Pike Place Market is a primo tourist stop for visitors to Seattle, but the core customer base consists of locals like me who shop there regularly for fresh produce. I walk through the market to go to and from the downtown YMCA, so I can replenish fruits and vegetables quite easily. The strawberries you see here are a fall variety grown in California, fresh picked. They are fabulously tasty and sweet. I know that Driscoll strawberries in the clear plastic box are available at most grocery stores, and they look large and red and ripe. But to me, they have very little taste.
I had an interesting conversation with the guy who runs my favorite produce stand. He said that next gen Seattle-ites are not showing up at the market like people my age. The 20 and 30-somethings who work at tech companies have their pre-prepared dinners delivered. They eat lunch at work — some places like Google even provide gourmet lunch free — and sometimes breakfast too. They pretty much don’t shop or cook, and therefore Pike Place Market is a place to bring their out of town guests, but not a place to buy food on a regular basis.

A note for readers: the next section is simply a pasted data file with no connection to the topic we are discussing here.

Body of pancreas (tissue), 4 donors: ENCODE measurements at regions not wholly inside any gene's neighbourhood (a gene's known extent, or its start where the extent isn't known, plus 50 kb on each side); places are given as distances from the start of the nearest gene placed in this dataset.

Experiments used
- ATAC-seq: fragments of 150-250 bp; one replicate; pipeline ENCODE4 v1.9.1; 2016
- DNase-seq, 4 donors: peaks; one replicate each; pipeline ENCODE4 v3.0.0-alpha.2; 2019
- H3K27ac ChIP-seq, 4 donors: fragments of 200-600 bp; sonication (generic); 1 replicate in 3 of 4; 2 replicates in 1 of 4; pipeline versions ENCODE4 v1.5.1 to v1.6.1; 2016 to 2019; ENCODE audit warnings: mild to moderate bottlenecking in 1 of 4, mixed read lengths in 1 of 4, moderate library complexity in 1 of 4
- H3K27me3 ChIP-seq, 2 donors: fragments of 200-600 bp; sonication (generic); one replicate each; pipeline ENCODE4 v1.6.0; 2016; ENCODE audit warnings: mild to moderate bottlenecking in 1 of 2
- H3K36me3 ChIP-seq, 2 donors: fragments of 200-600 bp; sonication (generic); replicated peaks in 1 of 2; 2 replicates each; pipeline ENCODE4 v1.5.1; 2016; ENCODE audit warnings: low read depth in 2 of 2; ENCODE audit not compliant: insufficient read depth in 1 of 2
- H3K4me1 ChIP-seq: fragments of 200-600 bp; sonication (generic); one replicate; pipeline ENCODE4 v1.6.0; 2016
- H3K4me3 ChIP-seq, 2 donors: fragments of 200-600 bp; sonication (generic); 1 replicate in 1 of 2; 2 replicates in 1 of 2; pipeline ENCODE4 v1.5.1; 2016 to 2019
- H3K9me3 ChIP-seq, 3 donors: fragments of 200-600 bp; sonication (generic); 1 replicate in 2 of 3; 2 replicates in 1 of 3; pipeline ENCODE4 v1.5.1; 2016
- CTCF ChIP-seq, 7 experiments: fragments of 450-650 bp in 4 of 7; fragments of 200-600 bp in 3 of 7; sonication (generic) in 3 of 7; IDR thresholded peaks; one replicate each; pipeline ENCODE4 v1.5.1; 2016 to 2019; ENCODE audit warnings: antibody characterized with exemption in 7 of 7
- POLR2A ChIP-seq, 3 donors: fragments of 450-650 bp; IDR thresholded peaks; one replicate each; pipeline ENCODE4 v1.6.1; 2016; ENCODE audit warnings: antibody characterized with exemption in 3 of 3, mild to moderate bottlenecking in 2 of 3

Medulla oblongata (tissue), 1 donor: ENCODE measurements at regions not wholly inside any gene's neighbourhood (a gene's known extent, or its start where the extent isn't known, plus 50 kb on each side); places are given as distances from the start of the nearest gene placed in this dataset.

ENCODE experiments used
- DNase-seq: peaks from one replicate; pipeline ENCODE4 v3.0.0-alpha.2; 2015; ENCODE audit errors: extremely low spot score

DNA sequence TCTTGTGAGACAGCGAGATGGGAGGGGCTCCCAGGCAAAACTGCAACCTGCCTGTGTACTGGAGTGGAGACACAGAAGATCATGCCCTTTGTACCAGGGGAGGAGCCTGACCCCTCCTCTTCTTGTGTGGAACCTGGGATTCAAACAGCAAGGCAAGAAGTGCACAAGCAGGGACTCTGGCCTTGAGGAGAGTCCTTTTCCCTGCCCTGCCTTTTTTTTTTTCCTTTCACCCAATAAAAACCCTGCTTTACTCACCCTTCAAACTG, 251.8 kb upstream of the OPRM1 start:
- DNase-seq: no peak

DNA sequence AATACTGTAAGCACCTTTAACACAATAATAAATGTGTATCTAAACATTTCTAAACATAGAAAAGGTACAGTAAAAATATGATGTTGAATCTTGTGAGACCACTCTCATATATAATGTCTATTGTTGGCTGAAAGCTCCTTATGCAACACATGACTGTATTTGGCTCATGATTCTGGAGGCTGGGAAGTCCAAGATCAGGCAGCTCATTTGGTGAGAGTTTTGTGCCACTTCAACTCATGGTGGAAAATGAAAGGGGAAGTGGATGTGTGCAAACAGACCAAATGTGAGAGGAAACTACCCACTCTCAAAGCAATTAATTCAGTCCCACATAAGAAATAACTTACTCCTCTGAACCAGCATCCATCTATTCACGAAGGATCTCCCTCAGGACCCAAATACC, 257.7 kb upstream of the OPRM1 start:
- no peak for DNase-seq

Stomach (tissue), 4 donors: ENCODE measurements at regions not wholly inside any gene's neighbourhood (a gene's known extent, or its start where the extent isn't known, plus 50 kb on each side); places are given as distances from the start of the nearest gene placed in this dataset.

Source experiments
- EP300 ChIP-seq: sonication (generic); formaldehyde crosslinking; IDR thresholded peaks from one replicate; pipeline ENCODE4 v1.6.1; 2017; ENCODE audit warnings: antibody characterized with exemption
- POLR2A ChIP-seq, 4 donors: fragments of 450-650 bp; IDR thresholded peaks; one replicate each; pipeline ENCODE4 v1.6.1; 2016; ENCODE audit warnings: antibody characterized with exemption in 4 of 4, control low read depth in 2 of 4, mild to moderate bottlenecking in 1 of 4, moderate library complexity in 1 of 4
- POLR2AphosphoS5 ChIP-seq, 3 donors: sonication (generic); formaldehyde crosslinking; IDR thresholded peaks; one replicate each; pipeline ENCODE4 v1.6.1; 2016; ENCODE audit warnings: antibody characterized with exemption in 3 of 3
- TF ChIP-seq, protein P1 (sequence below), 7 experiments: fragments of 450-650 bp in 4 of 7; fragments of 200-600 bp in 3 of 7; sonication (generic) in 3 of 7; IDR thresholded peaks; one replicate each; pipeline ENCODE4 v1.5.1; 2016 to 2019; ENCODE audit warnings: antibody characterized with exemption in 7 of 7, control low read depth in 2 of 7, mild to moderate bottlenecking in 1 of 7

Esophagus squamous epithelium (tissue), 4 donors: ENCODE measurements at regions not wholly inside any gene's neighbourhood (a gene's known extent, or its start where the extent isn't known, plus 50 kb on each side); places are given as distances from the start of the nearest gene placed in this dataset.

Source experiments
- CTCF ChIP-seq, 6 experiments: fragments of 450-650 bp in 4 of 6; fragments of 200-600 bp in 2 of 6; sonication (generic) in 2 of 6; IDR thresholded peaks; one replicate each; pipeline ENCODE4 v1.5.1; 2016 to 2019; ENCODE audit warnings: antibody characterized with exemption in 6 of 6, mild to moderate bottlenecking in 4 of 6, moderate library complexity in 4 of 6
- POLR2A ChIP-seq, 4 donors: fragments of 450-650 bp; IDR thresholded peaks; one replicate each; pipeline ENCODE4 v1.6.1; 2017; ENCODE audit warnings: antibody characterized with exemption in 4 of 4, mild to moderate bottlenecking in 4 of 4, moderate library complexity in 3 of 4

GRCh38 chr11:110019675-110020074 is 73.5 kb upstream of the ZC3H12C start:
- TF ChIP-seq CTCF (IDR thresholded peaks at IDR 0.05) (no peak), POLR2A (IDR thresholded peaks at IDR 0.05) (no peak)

The falloff in local produce shopping among younger Seattle-ites is a secondary effect of changes in work day — much longer — changes in the perceived value of home cooking, and the ease of getting hot food delivered through a variety of services like Amazon and Ubereats. I suspect the falloff in fresh produce shopping also reflects the fact that many younger workers travel a lot, and fresh food spoils if you over-buy and leave it in the refrigerator. And, many more young people are staying single longer, with no family for whom a meal might be generated and eaten together at the table.
My produce guy says he hopes the market doesn’t just become a tourist attraction, and I hope so too. But the forces pushing to make it so are strong.